Guatemala’s presidential runoff on August 20 will feature two prominent candidates vying for the presidency – former first lady Sandra Torres and Bernardo Arévalo, the son of a former president. The election has been marked by political turbulence, allegations of government interference, and fears of democratic backsliding.
In the first round of voting in June, Arévalo surprised many by finishing second, positioning himself as the anti-corruption candidate in a country plagued by graft and impunity. Meanwhile, Torres is viewed as the continuity candidate for the political establishment. The race has been marred by disenchantment with the electoral system, leading to a high number of blank or invalid votes and abstentions. Additionally, the disqualification of opposition candidates further exacerbated public frustration.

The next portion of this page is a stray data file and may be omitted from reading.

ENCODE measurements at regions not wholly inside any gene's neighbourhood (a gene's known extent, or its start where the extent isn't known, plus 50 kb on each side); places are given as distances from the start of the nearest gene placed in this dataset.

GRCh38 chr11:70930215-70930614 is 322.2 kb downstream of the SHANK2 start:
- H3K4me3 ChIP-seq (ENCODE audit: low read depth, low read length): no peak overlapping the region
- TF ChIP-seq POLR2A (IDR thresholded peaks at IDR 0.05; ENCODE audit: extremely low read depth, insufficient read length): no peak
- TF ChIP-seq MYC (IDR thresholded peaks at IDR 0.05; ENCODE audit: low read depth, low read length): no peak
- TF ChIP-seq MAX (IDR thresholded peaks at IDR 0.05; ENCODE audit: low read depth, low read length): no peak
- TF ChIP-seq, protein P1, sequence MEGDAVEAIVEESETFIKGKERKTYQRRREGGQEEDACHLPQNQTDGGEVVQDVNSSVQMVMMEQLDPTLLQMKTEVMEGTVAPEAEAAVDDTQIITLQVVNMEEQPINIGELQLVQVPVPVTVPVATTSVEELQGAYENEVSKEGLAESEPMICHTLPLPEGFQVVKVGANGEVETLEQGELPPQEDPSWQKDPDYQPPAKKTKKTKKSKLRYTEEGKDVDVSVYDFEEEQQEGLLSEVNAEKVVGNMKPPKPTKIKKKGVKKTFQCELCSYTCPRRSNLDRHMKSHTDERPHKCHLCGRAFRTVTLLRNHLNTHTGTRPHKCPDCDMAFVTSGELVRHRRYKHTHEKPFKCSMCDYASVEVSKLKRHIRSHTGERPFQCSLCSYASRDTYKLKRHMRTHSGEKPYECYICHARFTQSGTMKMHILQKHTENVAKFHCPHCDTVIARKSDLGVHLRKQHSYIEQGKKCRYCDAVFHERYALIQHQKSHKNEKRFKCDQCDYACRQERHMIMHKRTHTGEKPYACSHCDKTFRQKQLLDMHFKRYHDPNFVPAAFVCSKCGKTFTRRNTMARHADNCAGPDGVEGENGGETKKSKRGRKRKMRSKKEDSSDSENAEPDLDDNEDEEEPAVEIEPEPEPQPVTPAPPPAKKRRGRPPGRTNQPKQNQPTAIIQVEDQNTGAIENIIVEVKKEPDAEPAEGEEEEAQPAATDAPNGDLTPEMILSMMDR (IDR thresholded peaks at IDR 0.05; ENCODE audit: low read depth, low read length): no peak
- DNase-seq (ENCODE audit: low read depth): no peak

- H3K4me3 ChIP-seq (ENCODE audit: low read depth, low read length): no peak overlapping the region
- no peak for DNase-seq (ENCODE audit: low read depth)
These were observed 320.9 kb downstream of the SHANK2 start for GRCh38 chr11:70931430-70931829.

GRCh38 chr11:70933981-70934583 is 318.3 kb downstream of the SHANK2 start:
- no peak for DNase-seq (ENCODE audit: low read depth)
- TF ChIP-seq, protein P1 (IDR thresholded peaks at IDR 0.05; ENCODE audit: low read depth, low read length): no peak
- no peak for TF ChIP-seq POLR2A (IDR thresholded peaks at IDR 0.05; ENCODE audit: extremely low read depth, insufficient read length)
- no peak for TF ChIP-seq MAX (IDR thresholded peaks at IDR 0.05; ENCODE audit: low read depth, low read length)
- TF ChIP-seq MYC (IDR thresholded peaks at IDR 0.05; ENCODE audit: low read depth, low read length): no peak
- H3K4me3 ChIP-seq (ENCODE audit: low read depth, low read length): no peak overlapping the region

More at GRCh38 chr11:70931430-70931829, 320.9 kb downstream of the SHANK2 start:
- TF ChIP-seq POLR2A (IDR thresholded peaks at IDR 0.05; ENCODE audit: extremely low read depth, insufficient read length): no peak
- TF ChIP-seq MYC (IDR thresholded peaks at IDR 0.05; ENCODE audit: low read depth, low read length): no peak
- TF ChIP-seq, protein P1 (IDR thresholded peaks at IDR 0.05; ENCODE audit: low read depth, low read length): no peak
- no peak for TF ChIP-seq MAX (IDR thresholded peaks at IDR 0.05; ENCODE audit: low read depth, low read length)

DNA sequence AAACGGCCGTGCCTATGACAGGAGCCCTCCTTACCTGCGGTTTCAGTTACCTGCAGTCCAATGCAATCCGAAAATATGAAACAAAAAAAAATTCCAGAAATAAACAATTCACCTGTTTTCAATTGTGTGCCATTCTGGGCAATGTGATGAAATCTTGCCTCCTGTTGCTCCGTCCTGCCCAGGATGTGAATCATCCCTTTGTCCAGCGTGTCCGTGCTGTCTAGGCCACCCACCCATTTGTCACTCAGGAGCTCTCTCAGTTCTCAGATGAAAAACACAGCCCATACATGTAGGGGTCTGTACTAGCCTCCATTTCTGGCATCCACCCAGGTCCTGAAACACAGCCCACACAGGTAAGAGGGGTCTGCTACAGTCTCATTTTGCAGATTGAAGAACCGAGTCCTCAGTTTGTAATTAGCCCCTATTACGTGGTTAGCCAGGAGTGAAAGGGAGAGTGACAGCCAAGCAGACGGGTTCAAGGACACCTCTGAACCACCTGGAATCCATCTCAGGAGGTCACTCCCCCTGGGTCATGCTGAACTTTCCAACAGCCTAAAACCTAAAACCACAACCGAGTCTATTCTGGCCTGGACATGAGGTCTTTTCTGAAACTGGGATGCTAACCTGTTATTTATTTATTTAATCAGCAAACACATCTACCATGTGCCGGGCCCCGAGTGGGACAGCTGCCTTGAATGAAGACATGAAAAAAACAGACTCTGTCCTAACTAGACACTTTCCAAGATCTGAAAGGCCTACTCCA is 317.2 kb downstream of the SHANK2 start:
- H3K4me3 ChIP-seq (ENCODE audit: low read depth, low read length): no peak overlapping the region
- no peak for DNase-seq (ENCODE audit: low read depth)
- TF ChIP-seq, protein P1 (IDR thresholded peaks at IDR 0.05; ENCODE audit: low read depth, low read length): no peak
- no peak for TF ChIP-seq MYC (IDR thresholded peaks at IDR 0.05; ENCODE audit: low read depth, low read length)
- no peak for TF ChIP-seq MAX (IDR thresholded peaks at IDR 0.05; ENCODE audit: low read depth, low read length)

One of the key factors influencing the election is the dissolution of a UN-backed anti-corruption commission in 2019, which accelerated corruption and impunity among the political class. Arévalo faced attempts to disqualify him from the race, but international pressure allowed him to participate in the first round.
Torres has pledged to expand social programs and tackle crime as part of her agenda, while Arévalo’s focus is on combating corruption and pork barrel spending. He has even outlined a 100-day plan that includes bringing back journalists, judges, and prosecutors who fled the country after the dissolution of the anti-corruption commission.
Arévalo has managed to garner support from Guatemala’s business elite, with some contributing financially to his campaign. However, even if he were to win the presidency, Congress is expected to be largely controlled by the establishment parties, posing challenges for his anti-corruption agenda.
The outcome of the presidential runoff on August 20 will have significant implications for Guatemala’s future path. Will the country continue down the familiar road of political continuity, or will it choose a new direction in the fight against corruption and impunity? Only time will tell.